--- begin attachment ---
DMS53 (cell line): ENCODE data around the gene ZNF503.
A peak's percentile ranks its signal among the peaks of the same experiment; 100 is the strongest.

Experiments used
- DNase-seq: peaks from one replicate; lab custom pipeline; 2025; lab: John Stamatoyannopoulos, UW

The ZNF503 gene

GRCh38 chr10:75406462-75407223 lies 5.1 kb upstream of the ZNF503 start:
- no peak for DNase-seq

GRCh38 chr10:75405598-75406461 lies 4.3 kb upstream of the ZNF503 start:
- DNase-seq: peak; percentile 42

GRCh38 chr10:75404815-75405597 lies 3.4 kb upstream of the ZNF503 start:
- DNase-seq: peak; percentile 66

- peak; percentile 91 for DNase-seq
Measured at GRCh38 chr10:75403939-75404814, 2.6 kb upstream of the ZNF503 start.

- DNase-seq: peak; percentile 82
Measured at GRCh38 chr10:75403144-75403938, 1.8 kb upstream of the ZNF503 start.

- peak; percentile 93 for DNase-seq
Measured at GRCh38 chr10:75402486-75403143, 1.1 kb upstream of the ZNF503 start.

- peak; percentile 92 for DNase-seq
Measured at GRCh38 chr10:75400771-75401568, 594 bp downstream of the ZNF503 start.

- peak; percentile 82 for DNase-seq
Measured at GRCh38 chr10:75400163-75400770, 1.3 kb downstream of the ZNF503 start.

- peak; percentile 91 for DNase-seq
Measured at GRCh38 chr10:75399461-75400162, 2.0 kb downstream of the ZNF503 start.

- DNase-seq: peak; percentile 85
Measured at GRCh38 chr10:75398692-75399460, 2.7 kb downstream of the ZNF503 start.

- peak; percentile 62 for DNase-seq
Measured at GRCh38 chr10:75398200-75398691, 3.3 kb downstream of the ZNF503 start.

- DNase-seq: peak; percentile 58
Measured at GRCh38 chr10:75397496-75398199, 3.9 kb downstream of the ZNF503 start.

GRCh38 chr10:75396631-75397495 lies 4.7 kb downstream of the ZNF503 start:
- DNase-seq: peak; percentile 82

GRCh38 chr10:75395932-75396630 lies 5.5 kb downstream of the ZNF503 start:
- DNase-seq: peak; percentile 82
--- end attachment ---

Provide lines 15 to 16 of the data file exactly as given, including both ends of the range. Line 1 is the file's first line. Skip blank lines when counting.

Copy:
Measured at GRCh38 chr10:75403144-75403938, 1.8 kb upstream of the ZNF503 start.

- peak; percentile 93 for DNase-seq